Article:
DIY Inspiration: Modern Embroidery

DIY Inspiration: Modern Embroidery

If you’ve been following along on my Instagram, you may have caught that I was in London and Edinburgh last week. Do you bring a craft project when you’re on a trip? I find when I don’t, even if I have other things to keep my mind occupied, my hands are restless. And it gives me something to fidget with during nerve-wracking bits of a flight, like takeoff and landing. My go-to travel craft used to be knitting, but I haven’t knit anything in a long time, mostly because I have all the handmade knitwear I need and want right now. Plus, it tends to take up too much room in my bag. So, inspired by a new crop of modern embroidery artists, I tried out a new craft on my trip: embroidery.

Embroidery inspiration

There are a couple of embroidery artists whose work I really like, and who sell digital versions of their patterns online. The first is Lauren Holton, who runs the shop Lark Rising. Her plants and flowers are lovely, and even if you’re not into botanical motifs, she’s got you covered with abstract colorful swirls. Check out all of her patterns here.

Lark Rising embroidery patternLark Rising embroidery pattern

Another artist whose work I really like is Sarah K. Benning. Her plant parties and crystals are colorful and modern pieces of art.

Sarah K. Benning embroidery patternSarah K. Benning embroidery pattern

Sarah K. Benning embroidery pattern

She cycles her patterns in and out of availability, but they’re all “out of retirement” until the end of April, so grab the ones you want while you can.

Jenny Blair sells beautiful patterns and kits of animals and insects (though I wish more of her works were available as just patterns). This owl definitely caught my eye.
Owl embroidery
For gorgeous florals, try the shop HoffeltAndHooperCo. The saturated colors of the fabric really make the embroidery pop, don’t they?
Floral embroidery pattern

And for florals with an edge, Mallory Bailey has you covered with her shop EllucyStitches. This one is on the tame side, but I’d definitely go for some of the saltier language, myself.
EllucyStitches embroidery pattern
Have you ever done embroidery? I haven’t really, unless you count a little bit of cross-stitch. My Grandma Midge was an extremely avid and skilled cross-stitcher, and when I was 10 she taught me how. Here is my first piece (along with her Girl Scout knife):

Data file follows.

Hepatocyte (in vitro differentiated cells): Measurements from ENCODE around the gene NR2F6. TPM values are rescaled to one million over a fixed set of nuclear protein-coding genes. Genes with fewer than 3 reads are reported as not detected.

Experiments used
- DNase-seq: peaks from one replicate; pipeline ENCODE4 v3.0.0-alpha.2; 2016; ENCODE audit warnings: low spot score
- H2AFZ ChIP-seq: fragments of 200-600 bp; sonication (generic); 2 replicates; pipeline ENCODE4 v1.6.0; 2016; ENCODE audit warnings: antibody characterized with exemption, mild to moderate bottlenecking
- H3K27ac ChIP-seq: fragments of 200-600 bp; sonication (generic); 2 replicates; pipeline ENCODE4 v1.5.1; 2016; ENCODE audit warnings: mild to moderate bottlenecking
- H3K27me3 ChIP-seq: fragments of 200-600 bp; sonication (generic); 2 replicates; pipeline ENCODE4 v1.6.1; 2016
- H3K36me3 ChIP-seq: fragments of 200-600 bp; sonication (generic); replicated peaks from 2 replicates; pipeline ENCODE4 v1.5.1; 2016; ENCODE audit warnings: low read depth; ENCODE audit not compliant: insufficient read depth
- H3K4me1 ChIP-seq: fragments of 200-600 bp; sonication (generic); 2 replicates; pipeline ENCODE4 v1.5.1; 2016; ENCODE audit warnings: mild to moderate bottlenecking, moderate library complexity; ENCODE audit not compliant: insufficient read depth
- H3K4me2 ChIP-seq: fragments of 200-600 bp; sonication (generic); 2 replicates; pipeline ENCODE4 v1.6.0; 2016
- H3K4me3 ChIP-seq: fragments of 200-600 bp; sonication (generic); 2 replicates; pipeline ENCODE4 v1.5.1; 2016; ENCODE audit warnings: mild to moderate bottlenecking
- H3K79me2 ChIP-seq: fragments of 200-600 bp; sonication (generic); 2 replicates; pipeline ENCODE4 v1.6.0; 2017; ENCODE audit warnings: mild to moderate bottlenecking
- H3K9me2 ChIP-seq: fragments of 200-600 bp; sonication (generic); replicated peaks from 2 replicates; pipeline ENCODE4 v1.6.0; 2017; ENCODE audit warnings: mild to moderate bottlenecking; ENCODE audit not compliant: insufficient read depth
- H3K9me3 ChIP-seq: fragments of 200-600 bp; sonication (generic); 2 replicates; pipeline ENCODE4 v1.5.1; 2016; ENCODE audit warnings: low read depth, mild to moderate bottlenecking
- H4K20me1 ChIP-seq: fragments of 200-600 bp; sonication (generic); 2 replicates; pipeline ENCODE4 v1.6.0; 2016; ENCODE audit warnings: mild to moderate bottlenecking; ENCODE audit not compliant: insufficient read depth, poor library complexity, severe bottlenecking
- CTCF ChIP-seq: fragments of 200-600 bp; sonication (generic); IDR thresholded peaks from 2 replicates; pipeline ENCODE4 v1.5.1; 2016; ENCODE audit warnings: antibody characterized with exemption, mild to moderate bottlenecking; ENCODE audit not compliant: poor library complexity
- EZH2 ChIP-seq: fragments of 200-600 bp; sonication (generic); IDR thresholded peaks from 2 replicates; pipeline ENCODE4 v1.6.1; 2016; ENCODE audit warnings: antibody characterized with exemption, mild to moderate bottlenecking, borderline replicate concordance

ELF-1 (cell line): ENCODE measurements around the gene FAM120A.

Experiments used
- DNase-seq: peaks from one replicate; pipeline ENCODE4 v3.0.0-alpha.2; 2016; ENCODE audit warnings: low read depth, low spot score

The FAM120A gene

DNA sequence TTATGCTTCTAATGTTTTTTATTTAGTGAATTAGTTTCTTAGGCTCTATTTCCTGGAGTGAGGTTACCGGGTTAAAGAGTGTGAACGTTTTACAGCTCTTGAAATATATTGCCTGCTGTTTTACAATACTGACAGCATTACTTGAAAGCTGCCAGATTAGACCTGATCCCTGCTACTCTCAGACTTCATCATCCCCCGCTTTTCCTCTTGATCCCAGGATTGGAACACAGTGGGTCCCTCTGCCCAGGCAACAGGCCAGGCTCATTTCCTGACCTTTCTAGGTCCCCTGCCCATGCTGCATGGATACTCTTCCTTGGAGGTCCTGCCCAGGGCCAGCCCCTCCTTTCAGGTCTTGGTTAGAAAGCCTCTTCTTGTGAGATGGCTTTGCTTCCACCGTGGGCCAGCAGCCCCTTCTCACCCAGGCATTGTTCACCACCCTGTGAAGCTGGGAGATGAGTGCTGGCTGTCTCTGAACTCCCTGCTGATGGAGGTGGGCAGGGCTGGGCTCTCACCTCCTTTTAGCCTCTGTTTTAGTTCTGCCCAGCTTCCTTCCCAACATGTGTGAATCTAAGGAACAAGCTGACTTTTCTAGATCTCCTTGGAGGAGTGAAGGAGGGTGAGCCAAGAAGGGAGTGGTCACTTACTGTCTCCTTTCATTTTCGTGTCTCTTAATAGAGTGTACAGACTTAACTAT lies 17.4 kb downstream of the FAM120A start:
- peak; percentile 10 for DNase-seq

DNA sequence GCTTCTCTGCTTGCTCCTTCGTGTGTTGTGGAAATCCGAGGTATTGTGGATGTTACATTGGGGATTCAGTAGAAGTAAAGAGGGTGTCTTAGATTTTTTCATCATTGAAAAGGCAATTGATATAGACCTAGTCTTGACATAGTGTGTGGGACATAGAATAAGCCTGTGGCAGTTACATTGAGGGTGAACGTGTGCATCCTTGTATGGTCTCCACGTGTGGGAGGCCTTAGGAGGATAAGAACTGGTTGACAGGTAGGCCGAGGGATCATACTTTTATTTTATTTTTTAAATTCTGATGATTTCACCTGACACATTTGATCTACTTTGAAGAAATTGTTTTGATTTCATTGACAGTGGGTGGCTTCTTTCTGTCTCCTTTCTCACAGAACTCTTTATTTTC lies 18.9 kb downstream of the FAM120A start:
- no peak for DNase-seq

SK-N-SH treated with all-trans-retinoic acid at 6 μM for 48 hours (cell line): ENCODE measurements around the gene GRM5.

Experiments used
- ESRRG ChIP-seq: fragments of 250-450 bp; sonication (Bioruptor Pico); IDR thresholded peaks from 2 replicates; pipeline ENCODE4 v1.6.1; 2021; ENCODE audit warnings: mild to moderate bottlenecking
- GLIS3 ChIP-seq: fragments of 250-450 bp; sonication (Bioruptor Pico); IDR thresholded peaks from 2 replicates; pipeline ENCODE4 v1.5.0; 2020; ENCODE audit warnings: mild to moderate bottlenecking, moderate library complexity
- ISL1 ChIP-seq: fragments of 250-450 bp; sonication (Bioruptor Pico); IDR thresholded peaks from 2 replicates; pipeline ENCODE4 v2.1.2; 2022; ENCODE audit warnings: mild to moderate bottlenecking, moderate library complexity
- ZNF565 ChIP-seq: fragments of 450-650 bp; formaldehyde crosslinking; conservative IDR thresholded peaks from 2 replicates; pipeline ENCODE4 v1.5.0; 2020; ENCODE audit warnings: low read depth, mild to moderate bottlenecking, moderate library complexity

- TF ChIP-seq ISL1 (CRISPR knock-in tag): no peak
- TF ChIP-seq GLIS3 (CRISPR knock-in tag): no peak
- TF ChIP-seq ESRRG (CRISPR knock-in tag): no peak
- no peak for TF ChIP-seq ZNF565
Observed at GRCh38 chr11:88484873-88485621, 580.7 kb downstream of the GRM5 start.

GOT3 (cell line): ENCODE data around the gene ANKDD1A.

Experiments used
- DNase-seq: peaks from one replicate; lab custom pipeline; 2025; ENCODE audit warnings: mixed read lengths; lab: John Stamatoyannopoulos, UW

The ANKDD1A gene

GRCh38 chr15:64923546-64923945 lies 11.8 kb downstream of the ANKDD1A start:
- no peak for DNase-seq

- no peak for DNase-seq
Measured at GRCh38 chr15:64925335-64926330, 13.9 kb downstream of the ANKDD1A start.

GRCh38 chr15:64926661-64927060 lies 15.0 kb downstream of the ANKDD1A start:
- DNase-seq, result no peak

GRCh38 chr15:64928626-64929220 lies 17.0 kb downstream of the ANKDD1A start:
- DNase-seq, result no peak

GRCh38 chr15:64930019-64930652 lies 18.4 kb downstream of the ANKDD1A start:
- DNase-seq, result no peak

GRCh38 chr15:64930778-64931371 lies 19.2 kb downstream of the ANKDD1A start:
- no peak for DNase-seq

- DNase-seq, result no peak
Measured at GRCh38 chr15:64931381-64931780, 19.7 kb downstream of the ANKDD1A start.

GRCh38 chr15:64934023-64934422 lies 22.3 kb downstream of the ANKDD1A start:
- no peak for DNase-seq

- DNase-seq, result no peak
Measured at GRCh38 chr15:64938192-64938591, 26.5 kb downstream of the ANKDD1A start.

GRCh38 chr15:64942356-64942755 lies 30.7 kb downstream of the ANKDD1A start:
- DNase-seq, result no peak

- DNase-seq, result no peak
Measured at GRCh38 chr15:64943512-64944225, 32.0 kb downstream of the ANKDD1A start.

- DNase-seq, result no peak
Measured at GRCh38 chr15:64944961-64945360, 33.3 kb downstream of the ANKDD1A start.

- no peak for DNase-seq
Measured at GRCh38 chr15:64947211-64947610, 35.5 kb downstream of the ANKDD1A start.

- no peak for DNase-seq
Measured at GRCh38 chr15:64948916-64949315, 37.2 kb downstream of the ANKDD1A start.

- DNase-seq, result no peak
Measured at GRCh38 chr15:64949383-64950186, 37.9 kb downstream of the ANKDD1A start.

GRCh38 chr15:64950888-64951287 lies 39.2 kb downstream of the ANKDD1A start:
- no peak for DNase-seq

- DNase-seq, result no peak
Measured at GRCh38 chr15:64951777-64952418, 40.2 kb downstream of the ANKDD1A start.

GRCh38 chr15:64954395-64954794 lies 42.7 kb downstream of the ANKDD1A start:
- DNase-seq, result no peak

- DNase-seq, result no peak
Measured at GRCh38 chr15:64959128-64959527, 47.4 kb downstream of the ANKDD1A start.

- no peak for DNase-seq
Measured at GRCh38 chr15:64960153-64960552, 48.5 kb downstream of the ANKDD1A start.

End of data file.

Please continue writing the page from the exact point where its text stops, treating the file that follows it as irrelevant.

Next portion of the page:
cat cross-stitch

I think this “cat lady” pattern could be the starting point for a good companion piece.

When I was organizing my craft supplies, I found this little embroidery kit of Multnomah Falls that I picked up at a thrift store a couple of years ago. Compared to some of the above pieces, it’s pretty barebones. It literally came with only two or three colors of thread.

And I have to say, it doesn’t do the real Multnomah Falls justice:

Multnomah Falls photo by Blake Richard Verdoorn on Unsplash


It needs a lot more greenery and detail! So I’m making some additions to it, but it’s a good place to start. I didn’t make as much progress on it as I would’ve liked during the trip, but I’ve finished the bridge and added some trees that I sketched in:

Multnomah Falls embroidery

I’m using a bigger hoop than it came with, and expanding the scene a little, plus making it a lot more detailed and realistic. But since I’m new to embroidery, there has been a lot of trial and error, where I’ve done sections and torn it all out. Starting with a more detailed pattern definitely would have been easier!

I should also mention that I’ve been consulting the book Sublime Stitching, by the OG of modern embroidery, Jenny Hart. Her book and website are great resources for learning embroidery.

Once I get the hang of it, I think I’d like to tackle some more complicated pieces like the ones above. Are there any you’d like to give a go?

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2 thoughts on “DIY Inspiration: Modern Embroidery

  1. I really enjoyed reading and pondering through your post! I used to embroider a lot when I was in my late teens/early twenties (40 years ago now!) and then moved away from it but I have memories of loving it so much! I think kits are a great way to learn it even though it’s sort of a “paint by numbers” alike it’s also like a sampler that can introduce you to the different stitches, colours, balance etc. Once I had completed a kit (rather large – taking me months to finish) I went on a rampage with my jeans and skirts 🙂 I ordered the book you have recommended Sublime Stitching because honestly I could use a refresher! Thank you for taking the time to write this inspiring post. I miss it!

    1. Oh, that’s so sweet to hear, Kathleen! I bet you embroidered some cool stuff back when you were into it, and I hope you get into it again. I’m hoping to follow in your footsteps, and embroider a denim jacket once I learn some more stitches and really get the hang of it. It seems addictive and like a really good creative outlet. Happy stitching!

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